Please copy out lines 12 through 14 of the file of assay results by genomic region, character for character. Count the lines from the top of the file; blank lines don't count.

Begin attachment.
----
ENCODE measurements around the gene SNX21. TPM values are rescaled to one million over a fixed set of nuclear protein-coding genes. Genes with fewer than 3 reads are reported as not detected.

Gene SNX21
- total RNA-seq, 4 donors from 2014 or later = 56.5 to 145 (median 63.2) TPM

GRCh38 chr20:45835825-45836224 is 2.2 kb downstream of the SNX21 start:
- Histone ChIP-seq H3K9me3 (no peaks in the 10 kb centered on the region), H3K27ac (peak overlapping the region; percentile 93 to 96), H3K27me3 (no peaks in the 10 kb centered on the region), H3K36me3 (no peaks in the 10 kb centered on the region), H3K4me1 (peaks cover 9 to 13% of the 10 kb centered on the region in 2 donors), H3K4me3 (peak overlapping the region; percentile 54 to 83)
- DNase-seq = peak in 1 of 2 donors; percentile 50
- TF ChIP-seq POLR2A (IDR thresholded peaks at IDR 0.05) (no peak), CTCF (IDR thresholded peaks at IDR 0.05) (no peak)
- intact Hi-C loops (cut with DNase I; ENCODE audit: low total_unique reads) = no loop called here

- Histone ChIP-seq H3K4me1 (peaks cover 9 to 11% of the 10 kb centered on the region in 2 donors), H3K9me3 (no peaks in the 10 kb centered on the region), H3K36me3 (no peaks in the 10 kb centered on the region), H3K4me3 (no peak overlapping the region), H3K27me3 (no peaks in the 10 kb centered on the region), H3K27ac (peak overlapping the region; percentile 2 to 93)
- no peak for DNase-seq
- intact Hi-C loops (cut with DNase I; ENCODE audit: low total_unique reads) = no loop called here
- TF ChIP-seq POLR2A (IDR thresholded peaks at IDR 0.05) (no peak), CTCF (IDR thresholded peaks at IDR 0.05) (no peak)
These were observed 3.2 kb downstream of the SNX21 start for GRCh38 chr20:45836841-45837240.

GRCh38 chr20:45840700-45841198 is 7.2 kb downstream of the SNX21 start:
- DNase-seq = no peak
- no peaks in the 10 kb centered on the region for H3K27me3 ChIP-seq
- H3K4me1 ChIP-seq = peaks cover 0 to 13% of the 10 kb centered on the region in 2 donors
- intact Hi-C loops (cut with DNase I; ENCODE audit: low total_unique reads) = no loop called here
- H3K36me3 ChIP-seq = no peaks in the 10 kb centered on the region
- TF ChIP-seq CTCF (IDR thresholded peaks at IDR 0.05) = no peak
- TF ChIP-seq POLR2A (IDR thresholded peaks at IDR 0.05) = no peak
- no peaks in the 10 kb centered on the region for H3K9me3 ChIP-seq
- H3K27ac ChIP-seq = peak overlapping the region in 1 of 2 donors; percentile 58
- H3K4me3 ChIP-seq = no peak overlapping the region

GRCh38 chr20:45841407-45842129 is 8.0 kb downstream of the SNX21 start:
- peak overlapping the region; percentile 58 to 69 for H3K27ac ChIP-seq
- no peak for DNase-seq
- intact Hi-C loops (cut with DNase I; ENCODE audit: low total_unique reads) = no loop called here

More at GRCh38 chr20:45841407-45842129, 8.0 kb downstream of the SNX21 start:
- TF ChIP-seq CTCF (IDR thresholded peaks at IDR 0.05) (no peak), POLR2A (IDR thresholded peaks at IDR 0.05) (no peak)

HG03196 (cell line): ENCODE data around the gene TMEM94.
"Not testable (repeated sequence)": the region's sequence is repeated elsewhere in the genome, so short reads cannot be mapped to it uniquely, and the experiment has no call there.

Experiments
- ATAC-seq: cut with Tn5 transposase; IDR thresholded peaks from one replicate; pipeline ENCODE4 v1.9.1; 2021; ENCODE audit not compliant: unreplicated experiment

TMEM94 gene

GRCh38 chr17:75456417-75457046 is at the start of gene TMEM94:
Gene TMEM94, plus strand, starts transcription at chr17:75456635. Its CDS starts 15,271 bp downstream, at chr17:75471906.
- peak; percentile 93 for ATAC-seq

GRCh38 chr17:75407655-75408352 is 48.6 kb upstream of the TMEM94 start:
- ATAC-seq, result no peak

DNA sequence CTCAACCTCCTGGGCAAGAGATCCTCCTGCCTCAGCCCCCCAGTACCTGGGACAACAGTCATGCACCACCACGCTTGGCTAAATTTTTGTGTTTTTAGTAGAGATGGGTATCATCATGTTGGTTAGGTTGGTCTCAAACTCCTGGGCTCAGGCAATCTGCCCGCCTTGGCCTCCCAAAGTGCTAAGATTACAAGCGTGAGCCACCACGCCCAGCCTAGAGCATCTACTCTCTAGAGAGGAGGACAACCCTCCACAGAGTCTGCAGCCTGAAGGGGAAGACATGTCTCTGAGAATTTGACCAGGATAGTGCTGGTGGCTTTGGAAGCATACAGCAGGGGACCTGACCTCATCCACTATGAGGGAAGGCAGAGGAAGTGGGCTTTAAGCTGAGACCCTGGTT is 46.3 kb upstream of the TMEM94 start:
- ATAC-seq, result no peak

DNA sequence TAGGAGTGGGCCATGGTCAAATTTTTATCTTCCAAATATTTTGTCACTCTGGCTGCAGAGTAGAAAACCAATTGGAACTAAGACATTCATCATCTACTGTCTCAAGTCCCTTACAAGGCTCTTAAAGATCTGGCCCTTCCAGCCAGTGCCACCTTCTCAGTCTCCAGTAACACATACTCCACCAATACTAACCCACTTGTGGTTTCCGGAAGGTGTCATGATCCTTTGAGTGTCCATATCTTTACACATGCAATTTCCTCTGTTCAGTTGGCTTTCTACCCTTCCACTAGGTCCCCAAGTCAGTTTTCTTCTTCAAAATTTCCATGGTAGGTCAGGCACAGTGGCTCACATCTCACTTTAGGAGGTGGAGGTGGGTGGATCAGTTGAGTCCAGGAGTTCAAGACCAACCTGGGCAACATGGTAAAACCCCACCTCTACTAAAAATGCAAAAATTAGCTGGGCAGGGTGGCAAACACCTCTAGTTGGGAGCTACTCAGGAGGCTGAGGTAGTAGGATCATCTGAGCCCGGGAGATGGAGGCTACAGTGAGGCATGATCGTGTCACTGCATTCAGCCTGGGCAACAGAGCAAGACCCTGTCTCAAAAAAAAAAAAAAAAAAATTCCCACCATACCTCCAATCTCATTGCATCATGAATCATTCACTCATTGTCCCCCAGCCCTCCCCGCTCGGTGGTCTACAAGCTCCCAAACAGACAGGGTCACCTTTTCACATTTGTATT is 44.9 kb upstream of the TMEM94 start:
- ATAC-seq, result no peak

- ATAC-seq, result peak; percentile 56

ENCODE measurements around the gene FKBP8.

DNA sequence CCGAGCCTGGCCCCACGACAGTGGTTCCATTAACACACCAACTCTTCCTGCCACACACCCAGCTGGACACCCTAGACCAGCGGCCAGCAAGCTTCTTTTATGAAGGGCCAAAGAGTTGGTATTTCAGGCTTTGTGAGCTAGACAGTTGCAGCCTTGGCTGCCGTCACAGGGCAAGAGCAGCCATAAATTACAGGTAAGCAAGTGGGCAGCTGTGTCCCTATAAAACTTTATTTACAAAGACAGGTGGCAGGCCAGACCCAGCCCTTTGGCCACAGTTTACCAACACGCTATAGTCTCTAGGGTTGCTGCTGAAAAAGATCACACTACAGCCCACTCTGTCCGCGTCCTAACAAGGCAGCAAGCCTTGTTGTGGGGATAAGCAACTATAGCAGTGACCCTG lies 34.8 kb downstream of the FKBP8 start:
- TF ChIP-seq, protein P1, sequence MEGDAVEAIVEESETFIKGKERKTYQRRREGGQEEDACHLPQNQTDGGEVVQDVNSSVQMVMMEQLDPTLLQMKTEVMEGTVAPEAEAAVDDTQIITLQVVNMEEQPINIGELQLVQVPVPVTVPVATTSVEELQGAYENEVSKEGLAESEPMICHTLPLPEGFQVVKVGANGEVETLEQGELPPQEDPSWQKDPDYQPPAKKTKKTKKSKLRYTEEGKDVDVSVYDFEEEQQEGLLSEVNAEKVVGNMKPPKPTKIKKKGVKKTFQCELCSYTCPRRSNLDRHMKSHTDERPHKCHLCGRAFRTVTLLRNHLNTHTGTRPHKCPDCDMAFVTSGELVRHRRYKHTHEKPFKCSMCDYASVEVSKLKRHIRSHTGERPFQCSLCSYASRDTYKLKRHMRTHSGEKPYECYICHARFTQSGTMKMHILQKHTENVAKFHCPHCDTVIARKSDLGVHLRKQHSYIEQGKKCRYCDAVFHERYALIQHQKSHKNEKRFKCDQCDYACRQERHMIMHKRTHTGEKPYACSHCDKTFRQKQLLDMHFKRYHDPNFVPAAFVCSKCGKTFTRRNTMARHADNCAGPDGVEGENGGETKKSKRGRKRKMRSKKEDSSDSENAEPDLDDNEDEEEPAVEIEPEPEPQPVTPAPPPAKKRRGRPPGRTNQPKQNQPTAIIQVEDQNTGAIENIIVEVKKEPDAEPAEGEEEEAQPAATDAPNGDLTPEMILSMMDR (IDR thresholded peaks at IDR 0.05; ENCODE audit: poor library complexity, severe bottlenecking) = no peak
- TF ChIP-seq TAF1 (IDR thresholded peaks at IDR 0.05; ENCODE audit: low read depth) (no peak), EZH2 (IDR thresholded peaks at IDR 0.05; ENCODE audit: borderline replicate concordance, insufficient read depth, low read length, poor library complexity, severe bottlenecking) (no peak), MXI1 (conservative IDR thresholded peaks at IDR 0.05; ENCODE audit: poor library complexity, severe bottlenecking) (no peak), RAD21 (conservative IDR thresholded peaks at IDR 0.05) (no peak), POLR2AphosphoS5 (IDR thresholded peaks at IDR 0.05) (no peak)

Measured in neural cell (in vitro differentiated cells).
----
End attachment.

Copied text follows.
- TF ChIP-seq POLR2A (IDR thresholded peaks at IDR 0.05) (no peak), CTCF (IDR thresholded peaks at IDR 0.05) (no peak)
These were observed 3.2 kb downstream of the SNX21 start for GRCh38 chr20:45836841-45837240.

GRCh38 chr20:45840700-45841198 is 7.2 kb downstream of the SNX21 start: